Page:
"Social science is not physics," Tapia Granados said. "But regularities in the past allow us at least some confidence in forecasting the future. Historical experience tells us that no particular deterioration of mortality is to be expected as a consequence of a recession beyond an increase in suicides which, although clearly important, is of small magnitude compared to the reduced number of fatalities from other causes."

Other studies suggest that the relationship between population health and business cycles may be weakening, at least in the U.S. and in Japan, where the phenomenon of karoshi---sudden death from overwork among Japanese salarymen---dramatically illustrates the dangers of life in economic boom times.

Still, Tapia Granados hopes that a better understanding of the beneficial effects of recessions on health may perhaps contribute to the development of economic policies that enhance health and minimize or buffer adverse impacts of economic expansions. And he cautions that the findings also suggest that suicide prevention services---often the casualties of budget cuts during economic downturns---are more important during bad times than ever.

Source: University of Michigan (news : web)

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Sep 28, 2009
I have always heard that during depressed times alcohol consumption goes up, not down.

Did they consider over-consumption as the cause of increased morbidity during economic growth? Science exists that shows caloric restriction is a life-extender. Eat less, live longer. In times of wealth people eat more calorie-dense foods.

Sep 28, 2009
During depressions people also tend to have fewer children so there will be a big depression in the relatively high death rates of the 0-5 year old category.

Sep 28, 2009
I'd add: during a depression, in an era when job safety was minimal, working conditions often terrible, at least some people were better off not being exposed to it. Also, during that period, there were no major wars.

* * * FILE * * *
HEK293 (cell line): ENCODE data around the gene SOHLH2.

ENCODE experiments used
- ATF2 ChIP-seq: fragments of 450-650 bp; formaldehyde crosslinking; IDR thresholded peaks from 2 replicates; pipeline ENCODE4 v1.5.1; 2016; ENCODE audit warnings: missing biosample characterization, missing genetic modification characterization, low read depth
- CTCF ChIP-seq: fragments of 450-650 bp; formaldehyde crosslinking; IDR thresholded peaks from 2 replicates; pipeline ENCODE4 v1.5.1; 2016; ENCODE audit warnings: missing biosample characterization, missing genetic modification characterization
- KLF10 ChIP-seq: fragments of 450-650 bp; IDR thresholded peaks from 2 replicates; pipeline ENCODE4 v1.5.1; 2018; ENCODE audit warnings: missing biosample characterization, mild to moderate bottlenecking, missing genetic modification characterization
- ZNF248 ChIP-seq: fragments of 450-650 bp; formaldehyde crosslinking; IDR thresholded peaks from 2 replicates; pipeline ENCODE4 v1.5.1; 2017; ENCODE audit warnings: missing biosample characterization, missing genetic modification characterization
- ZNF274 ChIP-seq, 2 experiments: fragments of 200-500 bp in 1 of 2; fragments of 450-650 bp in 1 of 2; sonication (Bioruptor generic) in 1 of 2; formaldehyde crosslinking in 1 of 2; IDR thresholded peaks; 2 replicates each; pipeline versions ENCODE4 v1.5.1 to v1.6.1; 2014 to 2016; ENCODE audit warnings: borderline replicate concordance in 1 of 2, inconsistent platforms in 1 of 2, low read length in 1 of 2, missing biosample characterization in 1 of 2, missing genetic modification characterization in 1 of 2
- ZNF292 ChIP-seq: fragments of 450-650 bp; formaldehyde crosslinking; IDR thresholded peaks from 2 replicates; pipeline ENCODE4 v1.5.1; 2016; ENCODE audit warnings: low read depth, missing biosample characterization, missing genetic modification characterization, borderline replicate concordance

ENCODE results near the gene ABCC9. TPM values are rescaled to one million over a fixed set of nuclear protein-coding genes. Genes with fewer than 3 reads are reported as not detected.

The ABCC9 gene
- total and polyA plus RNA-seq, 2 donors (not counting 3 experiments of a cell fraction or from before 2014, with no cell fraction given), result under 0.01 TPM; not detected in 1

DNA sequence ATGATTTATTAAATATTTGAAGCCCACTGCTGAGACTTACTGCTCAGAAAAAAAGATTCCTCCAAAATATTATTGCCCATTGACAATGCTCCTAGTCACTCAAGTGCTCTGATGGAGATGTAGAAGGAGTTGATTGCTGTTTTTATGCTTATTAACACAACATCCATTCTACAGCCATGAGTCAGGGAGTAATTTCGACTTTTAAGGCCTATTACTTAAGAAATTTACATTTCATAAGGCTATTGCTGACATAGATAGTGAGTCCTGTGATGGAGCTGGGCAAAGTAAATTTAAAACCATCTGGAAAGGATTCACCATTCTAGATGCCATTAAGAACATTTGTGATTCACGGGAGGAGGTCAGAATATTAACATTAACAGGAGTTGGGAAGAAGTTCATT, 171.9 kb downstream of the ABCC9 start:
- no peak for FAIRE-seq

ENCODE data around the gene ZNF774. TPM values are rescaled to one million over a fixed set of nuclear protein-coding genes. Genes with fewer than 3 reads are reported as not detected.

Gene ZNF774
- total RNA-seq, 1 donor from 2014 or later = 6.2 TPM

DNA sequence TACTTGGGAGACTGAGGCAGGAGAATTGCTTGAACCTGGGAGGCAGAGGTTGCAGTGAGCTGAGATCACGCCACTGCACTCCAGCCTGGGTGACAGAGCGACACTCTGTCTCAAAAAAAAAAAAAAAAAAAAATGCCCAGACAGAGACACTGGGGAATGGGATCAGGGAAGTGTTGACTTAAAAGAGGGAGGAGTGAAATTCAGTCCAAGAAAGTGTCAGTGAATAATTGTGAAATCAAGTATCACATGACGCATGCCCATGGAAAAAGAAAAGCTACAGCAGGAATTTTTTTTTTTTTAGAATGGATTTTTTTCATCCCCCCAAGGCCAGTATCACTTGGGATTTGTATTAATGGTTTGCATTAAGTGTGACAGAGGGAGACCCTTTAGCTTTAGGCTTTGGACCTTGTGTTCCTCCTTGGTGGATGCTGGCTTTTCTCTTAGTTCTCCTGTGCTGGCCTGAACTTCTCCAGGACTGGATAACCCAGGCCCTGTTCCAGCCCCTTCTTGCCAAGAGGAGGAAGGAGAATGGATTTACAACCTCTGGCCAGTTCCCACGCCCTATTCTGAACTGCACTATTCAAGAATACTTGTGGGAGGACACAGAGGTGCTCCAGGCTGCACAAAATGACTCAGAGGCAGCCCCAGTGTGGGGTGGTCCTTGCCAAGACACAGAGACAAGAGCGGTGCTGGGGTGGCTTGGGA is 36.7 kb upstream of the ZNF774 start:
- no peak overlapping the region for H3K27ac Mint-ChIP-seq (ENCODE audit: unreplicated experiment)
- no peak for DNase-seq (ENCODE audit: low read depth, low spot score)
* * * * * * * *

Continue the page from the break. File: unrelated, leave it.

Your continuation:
Sep 28, 2009
In modern times we are reading more about how eating less is important to longevity. Often, times of rapid economic expansion tend to also be times of excess in many aspects of our lives. Industrial work pre-Trade organization, pre-WW2 and especially pre-OSHA (USA) tended to be very hazardous to worker health. Prohibition existed here in the States from 1919 to 1933, a time period in which the reported life expectancy spike rests. Perhaps simply not being employed, or not consuming so much was safer to public health? I'd hesitate to point to any specific factor without more research and supporting evidence, but I have noticed a general downturn in USA per worker injuries, not including medical workers, over the last few years via the Bureau of Labor Statistics - again during an economically slow period.

Sep 29, 2009
So being unemployed and homeless while starving to death is good? Green Shoots!!
I suspect the numbers from the Great Depression are unreliable as there was mass starvation and no one was counting any more.
But then what do I know I am not getting large sums of government grant money.

Oct 04, 2009